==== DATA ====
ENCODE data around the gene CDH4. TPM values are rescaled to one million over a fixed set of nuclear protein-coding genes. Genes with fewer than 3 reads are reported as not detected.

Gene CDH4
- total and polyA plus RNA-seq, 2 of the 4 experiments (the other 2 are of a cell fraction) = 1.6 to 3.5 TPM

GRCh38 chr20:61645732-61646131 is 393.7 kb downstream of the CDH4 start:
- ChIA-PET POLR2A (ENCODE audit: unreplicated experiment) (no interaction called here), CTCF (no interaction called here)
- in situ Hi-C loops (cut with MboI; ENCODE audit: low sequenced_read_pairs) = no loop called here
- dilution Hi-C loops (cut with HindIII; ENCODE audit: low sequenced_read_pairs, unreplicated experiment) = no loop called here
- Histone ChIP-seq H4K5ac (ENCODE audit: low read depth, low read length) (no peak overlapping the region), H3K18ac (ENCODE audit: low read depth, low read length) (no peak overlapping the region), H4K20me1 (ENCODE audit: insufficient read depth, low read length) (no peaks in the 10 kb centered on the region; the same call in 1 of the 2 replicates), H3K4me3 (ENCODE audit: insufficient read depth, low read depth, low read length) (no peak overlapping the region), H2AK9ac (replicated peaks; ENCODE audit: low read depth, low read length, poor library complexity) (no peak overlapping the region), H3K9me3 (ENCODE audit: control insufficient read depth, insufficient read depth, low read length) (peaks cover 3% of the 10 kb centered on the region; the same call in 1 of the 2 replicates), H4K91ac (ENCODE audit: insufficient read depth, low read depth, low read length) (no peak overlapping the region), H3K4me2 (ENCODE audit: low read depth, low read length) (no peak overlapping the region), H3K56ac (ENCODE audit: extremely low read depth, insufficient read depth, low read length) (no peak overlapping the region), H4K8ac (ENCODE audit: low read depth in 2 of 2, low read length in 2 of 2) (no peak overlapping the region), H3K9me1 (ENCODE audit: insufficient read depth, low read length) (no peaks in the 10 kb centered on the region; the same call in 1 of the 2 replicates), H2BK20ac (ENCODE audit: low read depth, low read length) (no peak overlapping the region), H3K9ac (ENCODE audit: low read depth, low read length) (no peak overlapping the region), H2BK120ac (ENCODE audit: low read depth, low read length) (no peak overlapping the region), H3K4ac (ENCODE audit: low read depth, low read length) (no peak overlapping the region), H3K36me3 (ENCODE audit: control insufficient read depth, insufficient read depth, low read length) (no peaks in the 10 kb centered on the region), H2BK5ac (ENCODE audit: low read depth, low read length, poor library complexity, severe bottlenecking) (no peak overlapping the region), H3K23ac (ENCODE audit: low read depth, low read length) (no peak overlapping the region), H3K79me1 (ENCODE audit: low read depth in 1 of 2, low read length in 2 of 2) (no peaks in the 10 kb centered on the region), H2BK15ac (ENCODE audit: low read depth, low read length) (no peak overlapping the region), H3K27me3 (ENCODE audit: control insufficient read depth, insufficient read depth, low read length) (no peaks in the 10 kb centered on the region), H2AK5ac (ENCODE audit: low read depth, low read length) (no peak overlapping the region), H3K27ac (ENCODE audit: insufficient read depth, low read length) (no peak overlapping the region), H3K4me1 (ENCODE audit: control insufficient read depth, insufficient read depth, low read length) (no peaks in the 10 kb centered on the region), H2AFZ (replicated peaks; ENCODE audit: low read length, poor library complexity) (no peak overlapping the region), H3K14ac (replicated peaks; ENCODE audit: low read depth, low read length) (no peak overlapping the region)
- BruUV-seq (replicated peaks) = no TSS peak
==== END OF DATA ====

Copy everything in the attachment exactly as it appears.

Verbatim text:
ENCODE data around the gene CDH4. TPM values are rescaled to one million over a fixed set of nuclear protein-coding genes. Genes with fewer than 3 reads are reported as not detected.

Gene CDH4
- total and polyA plus RNA-seq, 2 of the 4 experiments (the other 2 are of a cell fraction) = 1.6 to 3.5 TPM

GRCh38 chr20:61645732-61646131 is 393.7 kb downstream of the CDH4 start:
- ChIA-PET POLR2A (ENCODE audit: unreplicated experiment) (no interaction called here), CTCF (no interaction called here)
- in situ Hi-C loops (cut with MboI; ENCODE audit: low sequenced_read_pairs) = no loop called here
- dilution Hi-C loops (cut with HindIII; ENCODE audit: low sequenced_read_pairs, unreplicated experiment) = no loop called here
- Histone ChIP-seq H4K5ac (ENCODE audit: low read depth, low read length) (no peak overlapping the region), H3K18ac (ENCODE audit: low read depth, low read length) (no peak overlapping the region), H4K20me1 (ENCODE audit: insufficient read depth, low read length) (no peaks in the 10 kb centered on the region; the same call in 1 of the 2 replicates), H3K4me3 (ENCODE audit: insufficient read depth, low read depth, low read length) (no peak overlapping the region), H2AK9ac (replicated peaks; ENCODE audit: low read depth, low read length, poor library complexity) (no peak overlapping the region), H3K9me3 (ENCODE audit: control insufficient read depth, insufficient read depth, low read length) (peaks cover 3% of the 10 kb centered on the region; the same call in 1 of the 2 replicates), H4K91ac (ENCODE audit: insufficient read depth, low read depth, low read length) (no peak overlapping the region), H3K4me2 (ENCODE audit: low read depth, low read length) (no peak overlapping the region), H3K56ac (ENCODE audit: extremely low read depth, insufficient read depth, low read length) (no peak overlapping the region), H4K8ac (ENCODE audit: low read depth in 2 of 2, low read length in 2 of 2) (no peak overlapping the region), H3K9me1 (ENCODE audit: insufficient read depth, low read length) (no peaks in the 10 kb centered on the region; the same call in 1 of the 2 replicates), H2BK20ac (ENCODE audit: low read depth, low read length) (no peak overlapping the region), H3K9ac (ENCODE audit: low read depth, low read length) (no peak overlapping the region), H2BK120ac (ENCODE audit: low read depth, low read length) (no peak overlapping the region), H3K4ac (ENCODE audit: low read depth, low read length) (no peak overlapping the region), H3K36me3 (ENCODE audit: control insufficient read depth, insufficient read depth, low read length) (no peaks in the 10 kb centered on the region), H2BK5ac (ENCODE audit: low read depth, low read length, poor library complexity, severe bottlenecking) (no peak overlapping the region), H3K23ac (ENCODE audit: low read depth, low read length) (no peak overlapping the region), H3K79me1 (ENCODE audit: low read depth in 1 of 2, low read length in 2 of 2) (no peaks in the 10 kb centered on the region), H2BK15ac (ENCODE audit: low read depth, low read length) (no peak overlapping the region), H3K27me3 (ENCODE audit: control insufficient read depth, insufficient read depth, low read length) (no peaks in the 10 kb centered on the region), H2AK5ac (ENCODE audit: low read depth, low read length) (no peak overlapping the region), H3K27ac (ENCODE audit: insufficient read depth, low read length) (no peak overlapping the region), H3K4me1 (ENCODE audit: control insufficient read depth, insufficient read depth, low read length) (no peaks in the 10 kb centered on the region), H2AFZ (replicated peaks; ENCODE audit: low read length, poor library complexity) (no peak overlapping the region), H3K14ac (replicated peaks; ENCODE audit: low read depth, low read length) (no peak overlapping the region)
- BruUV-seq (replicated peaks) = no TSS peak